LePage Unveils Massive Jobs Plan; Says It’s Time For Maine To Pay Its Bills

Rob Poindexter

Updated 1 year ago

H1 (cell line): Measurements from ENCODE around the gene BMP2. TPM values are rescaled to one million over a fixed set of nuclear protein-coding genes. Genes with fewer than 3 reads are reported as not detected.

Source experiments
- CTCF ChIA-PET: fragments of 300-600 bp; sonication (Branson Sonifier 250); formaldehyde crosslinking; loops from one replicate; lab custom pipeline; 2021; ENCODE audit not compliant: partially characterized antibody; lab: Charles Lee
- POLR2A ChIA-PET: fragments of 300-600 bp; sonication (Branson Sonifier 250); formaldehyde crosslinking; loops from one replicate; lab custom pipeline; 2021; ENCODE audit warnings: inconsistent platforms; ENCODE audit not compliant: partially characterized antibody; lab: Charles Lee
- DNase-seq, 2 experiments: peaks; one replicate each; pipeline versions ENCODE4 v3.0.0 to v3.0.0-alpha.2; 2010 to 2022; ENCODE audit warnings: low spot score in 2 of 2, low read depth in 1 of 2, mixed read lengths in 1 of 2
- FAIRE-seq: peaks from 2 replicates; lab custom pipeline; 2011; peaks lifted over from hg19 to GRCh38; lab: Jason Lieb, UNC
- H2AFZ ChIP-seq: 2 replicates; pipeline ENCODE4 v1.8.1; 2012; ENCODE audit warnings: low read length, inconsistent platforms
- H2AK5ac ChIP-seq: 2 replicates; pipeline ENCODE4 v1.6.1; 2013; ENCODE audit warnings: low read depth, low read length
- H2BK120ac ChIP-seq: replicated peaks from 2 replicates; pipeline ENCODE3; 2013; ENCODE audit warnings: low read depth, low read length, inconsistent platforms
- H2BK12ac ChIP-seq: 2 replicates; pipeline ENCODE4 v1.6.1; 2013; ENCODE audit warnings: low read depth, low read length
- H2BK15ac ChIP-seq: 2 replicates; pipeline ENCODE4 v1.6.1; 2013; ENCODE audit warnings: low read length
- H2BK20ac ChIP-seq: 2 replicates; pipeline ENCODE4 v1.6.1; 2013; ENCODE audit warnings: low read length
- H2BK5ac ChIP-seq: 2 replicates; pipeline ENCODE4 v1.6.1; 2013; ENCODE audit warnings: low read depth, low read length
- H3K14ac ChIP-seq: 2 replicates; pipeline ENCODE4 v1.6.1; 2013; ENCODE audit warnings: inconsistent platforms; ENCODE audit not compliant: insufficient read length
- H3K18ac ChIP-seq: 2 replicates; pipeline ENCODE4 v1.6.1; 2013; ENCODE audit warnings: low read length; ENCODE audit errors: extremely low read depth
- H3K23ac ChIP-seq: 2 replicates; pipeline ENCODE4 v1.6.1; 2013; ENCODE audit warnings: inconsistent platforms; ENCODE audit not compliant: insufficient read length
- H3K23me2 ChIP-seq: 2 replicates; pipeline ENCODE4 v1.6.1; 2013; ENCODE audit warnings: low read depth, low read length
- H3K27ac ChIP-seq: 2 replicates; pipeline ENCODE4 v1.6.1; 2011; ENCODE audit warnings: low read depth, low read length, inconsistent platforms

Tuesday at the University of New England in Portland, Governor LePage unveiled his mammoth new jobs plan. It includes repayment of a big hospital debt, release of voter-approved bonds for highways and other public improvements, and construction of a new prison in Windham. For the past several years, according to the governor, the state’s debt to Maine hospitals for unpaid MaineCare bills has skyrocketed, now topping out at around a half billion dollars. “In the state, we’ve got in a bad habit of having a very expansive and expensive healthcare system, but we use the hospitals to pay for it,” LePage told a crowd gathered in Portland. “It doesn’t work. There’s a day of reckoning.”LePage says that day is now. Tuesday afternoon he unveiled his plan to pay back the debt owed to Maine’s hospitals by using the the state’s future liquor revenues to facilitate a $186 million bond. That will trigger a $298 million federal match. LePage says the time to act is now, since the amount the federal government will match is steadily going down. LePage says this will pay our hospital debt once and for all. Back in 2004, the state signed a 10-year deal with the Maine Beverage Commission that netted the state $125-million up front, money they used to balance the budget at the time. Some critics of the deal say it may have cost the state as much as $100 million in lost revenue over the life of the deal.According to the current agreement, all liquor sold in Maine must pass through Maine Beverage Company’s Augusta warehouse. The five member Liquor and Lottery Commission decides how much to charge for liquor sold in Maine. That price is determined using a certain set of criteria. The state’s liquor contract is scheduled to be re-negotiated next year, with the state getting a larger piece of the lucrative liquor pie this time around. Some estimates say those revenues could be around $300-%500 million over the next decade.Included in the LePage proposal is more than $90.12 million in reimbursement to Bangor hospitals, $71 million to Eastern Maine Medical Center, $9.43 million to Acadia Hospital, and $8.79 to St. Joseph Hospital. In Augusta, Maine General Medical Center would receive $44.70 million in reimbursement from the state.Belfast Waldo County General Hospital is slated to get $6 million, while Maine Coast Memorial Hospital in Ellsworth gets $13.80 under the governor’s plan. LePage was flanked by leaders of Maine’s hospitals, who said this action taken by the governor will stop the bleeding. “When the state pays the outstanding hospital debt, hospitals will then be able to stem the tide of job losses that have been occurring over the past several years,” said Steve Michaud, President of the Maine Hospitals Association. “It will also allow us to stop borrowing against lines of credit many of our hospitals have been doing just to meet payroll.”LePage says he met with lawmakers earlier in the day and they were not entirely on board with his plan. “This morning I met with recently elected legislators and their recommendation was to pay just a percentage, pennies on the dollar, and call it a day. But if we do, that the net result is this. We all pay.”Once the hospital debt is paid, LePage says he’ll release more than $200 million in voter approved bonds he’s been holding back on. “The reason I have not gone to the bond market was simply because we did not have the ability and had not figured out a way to pay our hospitals.”Included in those bonds: more than $50 million in transportation and infrastructure improvements and $53 million for conservation, construction and post secondary schools.LePage says this all adds up to a $700 million shot in the arm to the Maine economy. But the governor needs legislative approval to move ahead. Democratic leaders say they have questions about the proposal to borrow money to repay hospital debt with a revenue bond for the state’s liquor contract. “Any new revenue from the liquor contract must be considered in the context of the budget the Governor released last week,” said Democratic House Speaker Mark Eves. “The hospitals debt is one of the many competing obligations we have. Our top priority must be to strengthen the economy and rebuild our middle class — not shift costs to Maine people and small businesses.”In a release sent out late Tuesday, Democrats argue Maine has been steadily and increasingly paying down hospital debt for the past decade. From fiscal year 2005-2010, the combined state and federal settlement payments to hospitals totaled $742 million, according to the nonpartisan Office of Fiscal and Program Review. “We have to continue paying our hospitals but the numbers put forth by the Governor do not add up. There are serious concerns about borrowing money to pay off our hospital debt,” said Maine Senate President Justin Alfond. “Asking Wall Street to pay our hospitals only leaves us in debt to Wall Street.” LePage says the ball is now in the legislature’s court, which is controlled by the Democrats. “I have spoken to the Republican leadership, they are 100% behind it,” LePage said. “If the people in the legislature care about the state of Maine, they’ll pay this bill.”If the LePage plan moves ahead, there are still more questions that lie ahead. The governor is attempting to cut the state’s Medicaid program, but has run in to resistance from the federal government. Recently the United State Department of Health and Human Services rejected the governor’s request to eliminate coverage for 24,000 low-income parents, nearly 7,000 19 and 20-year-olds, and 1,800 Medicare recipients who receive additional benefits under MaineCare.That waiver request was filed by former Attorney General William Schneider. After the Democrats seized control of the legislature last November, Schneider was ousted and replaced with Janet Mills. LePage says he’s confident Mills will appeal the U.S. Department of Health and Human Services decision. “First of all, I’ve spoken to the Attorney General. I’m confident she would,” LePage said Tuesday. “If she doesn’t, we’re just going to continue on in the same play. We’ll just hire our own lawyers. But I’m sure she will.”